Tenrikyo Mission Headquarters in Taiwan, located in Taipei and led by Bishop Yoshiaki Mihama, mobilized its Disaster Relief Hinokishin Corps―the only one of the kind organized overseas―in response to deadly Typhoon Morakot, which caused devastating floods and mudslides especially in southern Taiwan. A total of 92 members worked on August 12 and 13 as well as on August 15 and 16 to restore houses and public facilities in Chiayi County.
The flood disaster―which came to be known as the “8/8 Flood” as it took place on August 8―had left 141 people dead, 440 missing, and 45 injured as of August 20, reported Taiwan’s Ministry of the Interior. However, the full extent of the damage is yet to be known as the army is still engaged in search and rescue work in Kaohsiung County, where mudslides wrought catastrophic damage to some villages.
Soon after the disaster took place, the mission headquarters began to gather information on the damaged areas and decided to offer relief money to the government. Under the legal name “Chinese Tenrikyo Corporation,” the mission headquarters donated 600,000 Taiwan dollars (about US$18,000) to Taiwan’s Ministry of the Interior on August 11, and had \1,000,000 （about US$10,000） offered to the Taipei Economic and Cultural Office in Osaka (a functional equivalent of a consulate general) from the funds of the Overseas Department’s International Network for Mutual Help on August 13.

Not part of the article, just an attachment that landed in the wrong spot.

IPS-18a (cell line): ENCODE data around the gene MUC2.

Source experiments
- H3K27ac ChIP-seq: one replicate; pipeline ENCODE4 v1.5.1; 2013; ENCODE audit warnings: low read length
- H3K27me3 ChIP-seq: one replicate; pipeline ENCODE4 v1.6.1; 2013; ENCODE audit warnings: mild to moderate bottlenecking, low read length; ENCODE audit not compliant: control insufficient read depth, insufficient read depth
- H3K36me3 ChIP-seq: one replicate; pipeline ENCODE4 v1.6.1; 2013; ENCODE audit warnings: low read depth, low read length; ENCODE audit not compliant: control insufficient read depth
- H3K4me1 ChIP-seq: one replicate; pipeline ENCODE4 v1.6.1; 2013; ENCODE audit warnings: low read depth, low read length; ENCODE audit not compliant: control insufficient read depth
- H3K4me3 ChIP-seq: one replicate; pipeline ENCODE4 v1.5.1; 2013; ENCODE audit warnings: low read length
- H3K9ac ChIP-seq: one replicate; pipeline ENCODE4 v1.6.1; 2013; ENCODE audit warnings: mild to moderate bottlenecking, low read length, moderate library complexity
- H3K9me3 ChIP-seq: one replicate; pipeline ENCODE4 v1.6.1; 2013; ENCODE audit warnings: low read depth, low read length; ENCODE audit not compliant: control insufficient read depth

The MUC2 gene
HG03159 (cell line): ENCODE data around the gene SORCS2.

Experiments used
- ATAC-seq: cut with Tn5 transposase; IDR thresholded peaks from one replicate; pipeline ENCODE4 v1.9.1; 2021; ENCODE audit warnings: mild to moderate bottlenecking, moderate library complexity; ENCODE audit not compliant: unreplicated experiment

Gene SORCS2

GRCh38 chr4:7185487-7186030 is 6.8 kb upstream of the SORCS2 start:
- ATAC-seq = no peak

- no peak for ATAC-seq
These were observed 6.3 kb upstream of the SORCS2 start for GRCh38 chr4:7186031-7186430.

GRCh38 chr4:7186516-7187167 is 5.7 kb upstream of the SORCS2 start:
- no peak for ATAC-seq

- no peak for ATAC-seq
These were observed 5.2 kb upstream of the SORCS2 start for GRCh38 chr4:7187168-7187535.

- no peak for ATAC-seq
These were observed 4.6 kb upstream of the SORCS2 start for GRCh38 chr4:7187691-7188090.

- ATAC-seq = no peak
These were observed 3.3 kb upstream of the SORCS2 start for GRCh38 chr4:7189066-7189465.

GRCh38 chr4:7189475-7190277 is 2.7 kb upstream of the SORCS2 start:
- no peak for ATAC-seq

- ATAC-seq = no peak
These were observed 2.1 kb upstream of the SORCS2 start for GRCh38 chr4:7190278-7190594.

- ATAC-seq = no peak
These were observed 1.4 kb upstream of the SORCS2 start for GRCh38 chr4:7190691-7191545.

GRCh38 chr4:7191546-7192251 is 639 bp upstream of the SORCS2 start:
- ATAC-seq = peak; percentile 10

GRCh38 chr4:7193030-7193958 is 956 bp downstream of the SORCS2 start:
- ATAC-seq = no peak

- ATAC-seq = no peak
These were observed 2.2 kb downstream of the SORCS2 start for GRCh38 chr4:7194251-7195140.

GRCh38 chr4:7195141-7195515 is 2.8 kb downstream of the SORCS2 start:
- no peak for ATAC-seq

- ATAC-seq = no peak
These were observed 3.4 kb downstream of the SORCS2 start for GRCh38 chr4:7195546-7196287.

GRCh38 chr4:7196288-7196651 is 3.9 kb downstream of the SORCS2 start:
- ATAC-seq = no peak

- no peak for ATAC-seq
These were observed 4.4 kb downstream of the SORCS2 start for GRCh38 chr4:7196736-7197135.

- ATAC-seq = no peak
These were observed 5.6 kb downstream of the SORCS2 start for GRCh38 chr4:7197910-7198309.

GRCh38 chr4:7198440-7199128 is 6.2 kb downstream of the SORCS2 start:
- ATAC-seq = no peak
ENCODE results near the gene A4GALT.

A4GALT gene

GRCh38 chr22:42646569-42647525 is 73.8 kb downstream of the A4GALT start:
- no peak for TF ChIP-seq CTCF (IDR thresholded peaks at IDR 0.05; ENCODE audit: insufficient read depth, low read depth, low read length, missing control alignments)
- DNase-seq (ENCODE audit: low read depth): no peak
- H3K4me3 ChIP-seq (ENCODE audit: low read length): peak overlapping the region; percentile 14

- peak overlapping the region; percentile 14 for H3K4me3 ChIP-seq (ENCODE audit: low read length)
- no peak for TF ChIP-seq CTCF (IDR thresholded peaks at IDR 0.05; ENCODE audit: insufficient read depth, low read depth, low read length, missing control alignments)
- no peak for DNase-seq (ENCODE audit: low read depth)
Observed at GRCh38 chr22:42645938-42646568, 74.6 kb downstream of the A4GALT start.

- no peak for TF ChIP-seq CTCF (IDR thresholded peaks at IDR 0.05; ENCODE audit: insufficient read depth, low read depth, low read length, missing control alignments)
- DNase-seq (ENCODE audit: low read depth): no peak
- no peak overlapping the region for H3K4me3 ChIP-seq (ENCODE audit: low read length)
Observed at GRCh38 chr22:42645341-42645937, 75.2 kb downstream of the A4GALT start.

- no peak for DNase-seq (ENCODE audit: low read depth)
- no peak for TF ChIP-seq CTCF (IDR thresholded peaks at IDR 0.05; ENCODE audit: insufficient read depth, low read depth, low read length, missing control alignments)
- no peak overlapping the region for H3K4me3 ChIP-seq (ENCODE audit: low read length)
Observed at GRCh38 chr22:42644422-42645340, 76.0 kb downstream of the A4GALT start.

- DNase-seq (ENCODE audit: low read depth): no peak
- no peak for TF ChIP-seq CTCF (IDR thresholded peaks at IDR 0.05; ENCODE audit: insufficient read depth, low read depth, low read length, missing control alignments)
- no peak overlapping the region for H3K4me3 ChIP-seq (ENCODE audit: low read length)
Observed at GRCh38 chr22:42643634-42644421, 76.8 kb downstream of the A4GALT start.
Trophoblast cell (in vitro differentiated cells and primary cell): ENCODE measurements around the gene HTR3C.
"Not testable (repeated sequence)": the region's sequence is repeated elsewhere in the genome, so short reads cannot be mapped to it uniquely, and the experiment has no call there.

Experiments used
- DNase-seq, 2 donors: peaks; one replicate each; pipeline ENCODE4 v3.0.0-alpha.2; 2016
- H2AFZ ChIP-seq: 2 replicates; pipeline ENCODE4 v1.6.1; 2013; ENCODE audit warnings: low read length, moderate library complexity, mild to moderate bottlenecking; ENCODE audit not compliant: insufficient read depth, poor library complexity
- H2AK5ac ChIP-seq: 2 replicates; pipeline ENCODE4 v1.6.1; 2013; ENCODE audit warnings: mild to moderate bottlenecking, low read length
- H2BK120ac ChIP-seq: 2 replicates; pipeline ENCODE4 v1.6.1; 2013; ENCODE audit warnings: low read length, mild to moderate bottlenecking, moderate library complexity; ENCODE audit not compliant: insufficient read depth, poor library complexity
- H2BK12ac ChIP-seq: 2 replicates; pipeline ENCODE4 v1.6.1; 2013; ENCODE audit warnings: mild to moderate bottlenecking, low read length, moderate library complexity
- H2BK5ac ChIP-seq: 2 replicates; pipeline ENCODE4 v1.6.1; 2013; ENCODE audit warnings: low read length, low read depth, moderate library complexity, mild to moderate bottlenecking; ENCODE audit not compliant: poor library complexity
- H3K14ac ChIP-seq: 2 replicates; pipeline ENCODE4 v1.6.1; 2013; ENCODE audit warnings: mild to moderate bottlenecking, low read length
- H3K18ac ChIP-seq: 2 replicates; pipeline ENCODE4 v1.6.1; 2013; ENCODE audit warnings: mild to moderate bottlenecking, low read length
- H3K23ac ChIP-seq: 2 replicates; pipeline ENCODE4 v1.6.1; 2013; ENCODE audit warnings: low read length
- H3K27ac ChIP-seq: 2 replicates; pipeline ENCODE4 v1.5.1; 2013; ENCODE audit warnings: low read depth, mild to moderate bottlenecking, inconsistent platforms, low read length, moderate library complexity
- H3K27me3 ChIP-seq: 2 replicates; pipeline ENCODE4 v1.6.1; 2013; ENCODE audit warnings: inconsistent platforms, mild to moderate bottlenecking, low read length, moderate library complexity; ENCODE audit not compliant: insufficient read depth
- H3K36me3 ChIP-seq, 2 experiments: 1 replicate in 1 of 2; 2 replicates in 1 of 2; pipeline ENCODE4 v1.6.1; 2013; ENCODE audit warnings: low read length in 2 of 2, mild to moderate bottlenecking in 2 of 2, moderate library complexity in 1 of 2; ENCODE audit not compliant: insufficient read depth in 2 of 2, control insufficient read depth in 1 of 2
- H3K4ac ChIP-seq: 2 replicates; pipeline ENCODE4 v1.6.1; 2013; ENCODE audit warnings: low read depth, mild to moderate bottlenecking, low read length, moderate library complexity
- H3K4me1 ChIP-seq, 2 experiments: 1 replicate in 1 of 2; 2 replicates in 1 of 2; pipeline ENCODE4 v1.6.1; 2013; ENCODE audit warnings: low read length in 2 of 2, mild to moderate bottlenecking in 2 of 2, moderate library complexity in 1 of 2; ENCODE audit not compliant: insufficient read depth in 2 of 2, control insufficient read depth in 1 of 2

The mission headquarters received information from a follower in Minxiong, Chiayi County, reporting that all the 1,400 households in Chinhsing Village were inundated by floodwaters from a nearby river. The mission headquarters decided to mobilize the corps at the request of Mr. Lo Wei-sung, the head of the village, who through the follower asked for manpower in order to restore the village. On August 12, a total of 21 corps members gathered in the devastated area, driving down by car and truck from such places as Taipei.
In the village, floodwater had even reached the second floor of houses, leaving marks clearly showing the water level. Piled up on the streets was damaged furniture, which stood in the way of cars and heavy machines. The corps based itself in Chiang Hsi Tien Church and Minxiong Mission Station, both of which are located near the village. The members worked for two days at such places as a kindergarten to remove flood-damaged equipment as well as thoroughly clean up inside and outside buildings by washing away sludge with a high-pressure pump.
On August 15 and 16, a total of 54 members took part in the second round of the disaster relief activities. Divided into small groups, the members worked to shovel mud and clean up inside and outside buildings at such places as houses of elderly people living alone, houses without enough manpower, temples, community centers, and ditches between houses. Having seen the corps members working to restore the village, one of the disaster victims said, “I was impressed that people from Tenrikyo churches kept working until they finished cleaning up our houses, even after other volunteers stopped working and left our village.” Another person said, “I really appreciate the fact that they reached out to us at a time when we were completely helpless.”
Rev. Taihei Shimizu, 47, the head of the Taiwan Disaster Relief Hinokishin Corps and the head minister of Chang T’ai Church, commented: “I was worried that we would not get enough members as we decided to mobilize the corps on the same day the mission headquarters was holding an event. I am glad that the corps members worked really hard in unity of mind in such extremely hot weather. I would like to continue working to improve the corps’s ability to respond flexibly so as to provide effective help to disaster victims.”